More than 30 drivers with Crestwood (Pa.) School District were unable to service their routes, causing the district to cancel classes for two days.
The auditor general discovers 10 drivers in the state who should have been banned from transporting students because of criminal convictions.
The nation’s third-largest school bus operator takes a minority stake in the technology-based ridesharing service for children.
The state pupil transportation directors’ event will also address driver tablets, education reform, and federal agency developments.
Carole Etheridge of Georgia is arrested and charged with one count of DUI and 16 counts of endangering a child for each student aboard the bus under the age of 14.
The company will now provide safety compliance audits and conduct on-site driver file reviews and safety training leadership programs.
The national legislation is introduced by a Tennessee congressman in the wake of the fatal school bus crash in Chattanooga.
U.S. Rep. Bruce Braley (D-Iowa) introduces legislation in the House of Representatives that would set minimum penalties nationwide for stop-arm running. The bill would also mandate that all states require background checks for school bus drivers, and it would create a school bus seat belt demonstration program, among other measures.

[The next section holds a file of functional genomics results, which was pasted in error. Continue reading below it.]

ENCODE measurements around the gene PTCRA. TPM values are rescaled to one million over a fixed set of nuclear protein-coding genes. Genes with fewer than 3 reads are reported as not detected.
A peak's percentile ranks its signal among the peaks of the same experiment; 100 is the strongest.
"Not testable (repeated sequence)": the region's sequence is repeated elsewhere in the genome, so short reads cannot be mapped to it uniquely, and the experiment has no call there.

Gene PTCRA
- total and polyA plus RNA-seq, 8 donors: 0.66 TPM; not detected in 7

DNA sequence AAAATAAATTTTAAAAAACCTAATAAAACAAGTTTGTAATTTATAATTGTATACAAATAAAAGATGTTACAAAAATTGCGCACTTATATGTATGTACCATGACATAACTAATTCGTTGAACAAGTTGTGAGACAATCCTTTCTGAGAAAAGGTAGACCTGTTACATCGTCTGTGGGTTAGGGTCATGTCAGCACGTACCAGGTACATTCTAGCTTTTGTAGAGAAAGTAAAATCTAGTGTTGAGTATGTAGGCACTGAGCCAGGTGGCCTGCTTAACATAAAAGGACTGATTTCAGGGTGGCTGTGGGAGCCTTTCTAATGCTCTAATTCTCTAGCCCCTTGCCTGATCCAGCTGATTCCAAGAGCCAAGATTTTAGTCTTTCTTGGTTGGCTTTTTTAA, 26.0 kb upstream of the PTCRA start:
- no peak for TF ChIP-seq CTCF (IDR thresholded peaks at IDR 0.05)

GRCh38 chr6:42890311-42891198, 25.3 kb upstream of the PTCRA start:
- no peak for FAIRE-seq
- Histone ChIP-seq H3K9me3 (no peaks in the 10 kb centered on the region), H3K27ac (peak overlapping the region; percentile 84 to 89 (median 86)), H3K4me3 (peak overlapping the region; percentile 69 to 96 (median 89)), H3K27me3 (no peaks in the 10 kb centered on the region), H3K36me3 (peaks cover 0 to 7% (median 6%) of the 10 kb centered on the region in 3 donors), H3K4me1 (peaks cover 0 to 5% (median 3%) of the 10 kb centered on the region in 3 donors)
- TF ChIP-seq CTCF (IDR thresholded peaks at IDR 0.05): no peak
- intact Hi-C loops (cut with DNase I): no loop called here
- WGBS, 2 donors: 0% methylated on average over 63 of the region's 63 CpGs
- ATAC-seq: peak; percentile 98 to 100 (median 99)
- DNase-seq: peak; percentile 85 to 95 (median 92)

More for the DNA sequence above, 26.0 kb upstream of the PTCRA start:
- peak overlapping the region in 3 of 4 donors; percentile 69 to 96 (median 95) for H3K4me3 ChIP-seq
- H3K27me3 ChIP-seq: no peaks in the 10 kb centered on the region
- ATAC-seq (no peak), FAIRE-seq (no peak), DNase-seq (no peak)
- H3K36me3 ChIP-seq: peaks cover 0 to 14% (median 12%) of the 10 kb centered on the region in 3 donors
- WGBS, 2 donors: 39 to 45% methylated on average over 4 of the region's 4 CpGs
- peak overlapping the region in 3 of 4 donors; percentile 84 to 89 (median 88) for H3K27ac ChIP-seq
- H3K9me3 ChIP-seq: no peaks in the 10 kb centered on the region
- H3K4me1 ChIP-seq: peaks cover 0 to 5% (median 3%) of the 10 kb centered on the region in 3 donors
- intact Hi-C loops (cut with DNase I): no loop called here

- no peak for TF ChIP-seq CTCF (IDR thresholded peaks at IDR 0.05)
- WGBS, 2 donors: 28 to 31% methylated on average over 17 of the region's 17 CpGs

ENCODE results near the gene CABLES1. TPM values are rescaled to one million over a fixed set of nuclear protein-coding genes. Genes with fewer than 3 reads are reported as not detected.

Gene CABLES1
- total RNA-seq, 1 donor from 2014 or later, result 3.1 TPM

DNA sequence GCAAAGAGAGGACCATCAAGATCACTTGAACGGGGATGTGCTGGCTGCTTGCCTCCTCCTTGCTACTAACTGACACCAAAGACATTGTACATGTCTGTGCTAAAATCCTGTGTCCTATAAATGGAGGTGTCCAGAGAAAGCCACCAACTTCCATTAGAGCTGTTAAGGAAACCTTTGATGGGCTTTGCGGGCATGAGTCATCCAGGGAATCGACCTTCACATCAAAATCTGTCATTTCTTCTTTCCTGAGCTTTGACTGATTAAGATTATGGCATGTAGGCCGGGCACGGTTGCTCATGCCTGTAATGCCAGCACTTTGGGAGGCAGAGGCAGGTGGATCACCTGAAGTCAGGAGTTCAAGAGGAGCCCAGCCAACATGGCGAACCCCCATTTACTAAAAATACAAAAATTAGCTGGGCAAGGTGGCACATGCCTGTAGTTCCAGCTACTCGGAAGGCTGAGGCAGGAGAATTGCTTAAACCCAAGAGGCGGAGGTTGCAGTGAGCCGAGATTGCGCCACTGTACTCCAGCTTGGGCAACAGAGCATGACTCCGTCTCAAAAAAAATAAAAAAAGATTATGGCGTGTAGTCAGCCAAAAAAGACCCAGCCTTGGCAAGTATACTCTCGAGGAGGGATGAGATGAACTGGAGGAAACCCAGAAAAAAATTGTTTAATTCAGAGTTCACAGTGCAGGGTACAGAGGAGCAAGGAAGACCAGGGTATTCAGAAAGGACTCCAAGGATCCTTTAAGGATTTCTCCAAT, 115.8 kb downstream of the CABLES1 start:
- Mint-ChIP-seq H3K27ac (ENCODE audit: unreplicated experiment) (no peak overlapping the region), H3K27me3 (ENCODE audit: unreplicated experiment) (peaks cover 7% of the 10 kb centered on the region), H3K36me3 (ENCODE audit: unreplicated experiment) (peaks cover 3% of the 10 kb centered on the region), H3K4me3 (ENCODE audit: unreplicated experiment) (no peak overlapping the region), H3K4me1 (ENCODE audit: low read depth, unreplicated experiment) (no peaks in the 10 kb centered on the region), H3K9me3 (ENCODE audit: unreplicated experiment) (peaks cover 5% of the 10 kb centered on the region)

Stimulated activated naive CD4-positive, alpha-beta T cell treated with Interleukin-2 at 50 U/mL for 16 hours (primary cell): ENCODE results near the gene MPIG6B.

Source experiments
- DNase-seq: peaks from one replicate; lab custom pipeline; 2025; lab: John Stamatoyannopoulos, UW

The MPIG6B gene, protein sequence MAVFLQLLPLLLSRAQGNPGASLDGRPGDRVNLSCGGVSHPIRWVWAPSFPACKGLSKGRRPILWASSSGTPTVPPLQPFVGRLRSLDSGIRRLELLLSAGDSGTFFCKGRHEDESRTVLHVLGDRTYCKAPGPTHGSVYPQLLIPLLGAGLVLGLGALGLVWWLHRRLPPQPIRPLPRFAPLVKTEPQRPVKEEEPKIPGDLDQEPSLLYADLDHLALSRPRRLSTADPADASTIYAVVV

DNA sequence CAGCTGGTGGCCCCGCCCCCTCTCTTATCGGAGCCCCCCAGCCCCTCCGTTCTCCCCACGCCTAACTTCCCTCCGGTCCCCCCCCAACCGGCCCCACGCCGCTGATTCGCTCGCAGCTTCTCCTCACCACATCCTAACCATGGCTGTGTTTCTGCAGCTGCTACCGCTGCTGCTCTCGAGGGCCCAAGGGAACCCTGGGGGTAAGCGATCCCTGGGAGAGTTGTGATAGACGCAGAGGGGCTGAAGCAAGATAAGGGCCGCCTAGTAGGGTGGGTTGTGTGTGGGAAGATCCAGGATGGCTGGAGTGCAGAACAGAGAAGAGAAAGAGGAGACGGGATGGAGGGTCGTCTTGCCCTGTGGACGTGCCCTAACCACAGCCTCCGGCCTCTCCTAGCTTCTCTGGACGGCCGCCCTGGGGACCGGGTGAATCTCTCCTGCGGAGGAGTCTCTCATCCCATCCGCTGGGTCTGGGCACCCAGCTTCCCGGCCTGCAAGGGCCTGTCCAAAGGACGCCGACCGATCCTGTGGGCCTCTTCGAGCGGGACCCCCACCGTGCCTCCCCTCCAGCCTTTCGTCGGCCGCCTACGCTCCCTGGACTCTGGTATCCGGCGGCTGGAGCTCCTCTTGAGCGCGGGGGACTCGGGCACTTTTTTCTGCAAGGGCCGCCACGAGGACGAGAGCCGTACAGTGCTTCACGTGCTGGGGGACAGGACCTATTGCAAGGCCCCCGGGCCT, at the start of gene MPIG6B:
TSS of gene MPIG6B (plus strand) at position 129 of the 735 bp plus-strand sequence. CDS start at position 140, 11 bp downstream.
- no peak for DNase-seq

The Highway Traffic Act would be amended to eliminate the requirement for a criminal record search as a condition of getting a school bus driver’s license. Instead, the Education Act would be amended to require that school bus drivers have a vulnerable sector search, which is a criminal check that includes a search of the pardoned sexual offender database. The Ontario School Bus Association says the changes would save “a lot of time and hassle by only having to do the one check.”
Gov. Terry Branstad signs legislation that requires employers to review the Iowa court information system, as well as the sex offender registry and central registries for child abuse and dependent adult abuse, for information regarding applicants. State director Max Christensen shares with SBF his views on the new law, which also requires checks every five years once applicants are hired.